It’s apparent to anyone who has been following the 700 MHz auction that the plan to allocate spectrum for a nationwide public safety network which would allow a private company to deploy the infrastructure and sell access to the network to private users, who could be preempted by public safety users in an emergency, isn’t going to happen. D Block has miserably failed to reach its reserve price for a number of reasons, not the least of which was the apparent bullying of Frontline by the Public Safety Spectrum Trust’s agent Morgan O’Brien which led to Frontline’s withdrawal from the auction.
Fellow Wetmachiner Harold Feld’s trenchant analysis lays out the options for D Block. I have a few things to say on the matter as well.
A national public safety broadband system is a vital national security interest of the United States. The notion of handing vital national security infrastructure over to private enterprise is one of the worst ideas the Bush administration has ever had. It hasn’t worked well in Iraq and it’s a non-starter for D Block. Let’s drive a stake through the heart of the idea that private providers can more efficiently deliver a vital public good than government can. The FCC should simply shelve the D Block proposal until the new Congress is elected.
The new Congress should definitively decide whether a national public safety network is, as the 911 Commission opined, a vital national security need. If so, it should appropriate the funds for the federal government to build and deploy the necessary infrastructure. It’s what Dwight Eisenhower did with the interstate highway system. The 700 MHz auction has already raised nearly twice the projected revenue. Either a national public safety is needed or it isn’t.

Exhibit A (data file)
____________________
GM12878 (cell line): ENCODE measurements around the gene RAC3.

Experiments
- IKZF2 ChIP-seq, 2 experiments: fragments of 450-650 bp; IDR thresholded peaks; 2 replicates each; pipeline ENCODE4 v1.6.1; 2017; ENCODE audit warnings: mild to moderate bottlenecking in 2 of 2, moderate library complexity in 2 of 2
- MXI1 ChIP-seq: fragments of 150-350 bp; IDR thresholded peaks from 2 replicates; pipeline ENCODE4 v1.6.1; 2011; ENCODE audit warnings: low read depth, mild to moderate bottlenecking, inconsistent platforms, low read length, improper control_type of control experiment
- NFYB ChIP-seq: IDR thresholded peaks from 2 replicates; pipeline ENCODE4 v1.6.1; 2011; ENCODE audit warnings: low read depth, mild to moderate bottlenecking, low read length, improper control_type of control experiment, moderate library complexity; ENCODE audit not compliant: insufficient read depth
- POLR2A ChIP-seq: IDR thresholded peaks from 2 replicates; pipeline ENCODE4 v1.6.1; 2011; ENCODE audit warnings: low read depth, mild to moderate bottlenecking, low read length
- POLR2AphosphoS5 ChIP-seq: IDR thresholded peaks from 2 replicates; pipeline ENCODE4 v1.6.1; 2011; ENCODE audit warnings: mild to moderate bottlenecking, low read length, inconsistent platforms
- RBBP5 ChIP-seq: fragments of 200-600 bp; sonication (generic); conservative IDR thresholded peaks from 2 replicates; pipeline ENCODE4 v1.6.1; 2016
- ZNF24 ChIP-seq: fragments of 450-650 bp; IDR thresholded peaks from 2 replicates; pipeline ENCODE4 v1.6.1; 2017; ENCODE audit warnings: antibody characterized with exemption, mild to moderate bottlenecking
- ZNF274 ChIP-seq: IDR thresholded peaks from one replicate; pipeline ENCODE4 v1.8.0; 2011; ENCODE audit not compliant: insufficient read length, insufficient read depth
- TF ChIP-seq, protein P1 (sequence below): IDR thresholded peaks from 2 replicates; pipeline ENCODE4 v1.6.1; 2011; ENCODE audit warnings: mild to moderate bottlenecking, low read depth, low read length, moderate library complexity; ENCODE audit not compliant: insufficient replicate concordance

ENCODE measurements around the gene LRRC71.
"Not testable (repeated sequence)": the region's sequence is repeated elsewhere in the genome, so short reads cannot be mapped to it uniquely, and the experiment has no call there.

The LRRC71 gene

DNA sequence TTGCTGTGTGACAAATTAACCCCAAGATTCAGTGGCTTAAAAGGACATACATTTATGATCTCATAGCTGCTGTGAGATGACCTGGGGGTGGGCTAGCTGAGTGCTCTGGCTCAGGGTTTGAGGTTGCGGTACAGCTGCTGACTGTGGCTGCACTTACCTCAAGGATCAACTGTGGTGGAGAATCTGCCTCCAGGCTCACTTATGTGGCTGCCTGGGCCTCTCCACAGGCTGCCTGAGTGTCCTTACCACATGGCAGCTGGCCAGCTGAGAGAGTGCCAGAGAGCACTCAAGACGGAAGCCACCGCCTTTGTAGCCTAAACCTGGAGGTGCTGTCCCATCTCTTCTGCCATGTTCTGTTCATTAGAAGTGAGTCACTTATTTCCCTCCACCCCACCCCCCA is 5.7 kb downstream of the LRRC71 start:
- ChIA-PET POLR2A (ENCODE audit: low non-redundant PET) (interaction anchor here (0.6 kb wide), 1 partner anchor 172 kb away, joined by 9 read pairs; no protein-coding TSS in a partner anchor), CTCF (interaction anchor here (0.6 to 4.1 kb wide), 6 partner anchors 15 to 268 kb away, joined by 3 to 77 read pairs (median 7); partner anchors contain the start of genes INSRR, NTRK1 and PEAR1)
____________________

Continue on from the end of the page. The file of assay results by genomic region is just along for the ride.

Such a federally-built public safety network offers an additional benefit. There is little additional marginal cost to building a network which allows capacity to be used by others while allowing public safety to preempt them during emergencies. Such capacity could be offered at cost to municipalities for community wireless broadband networks. The presence of such a government-owned network would force the major wireless broadband providers to cease redlining rural and inner-city America, closing the digital divide, as well as provide partial reimbursal to the Treasury for the costs of building the network. We would have our third broadband pipe, and it would be a joint federal-state-local asset.
If a national public safety broadband network is needed, we should do it right and the government should build it, or the Democrats and Republicans in Congress should publicly admit that there is no compelling national security need. And if it is built, it should be built with the benefit of all Americans in mind, not just the profits of the corporate greed machine.
Probably won’t happen, for all the reasons Harold cited. But it makes me nostalgic for a visionary like Dwight Eisenhower (and those are words I don’t often utter).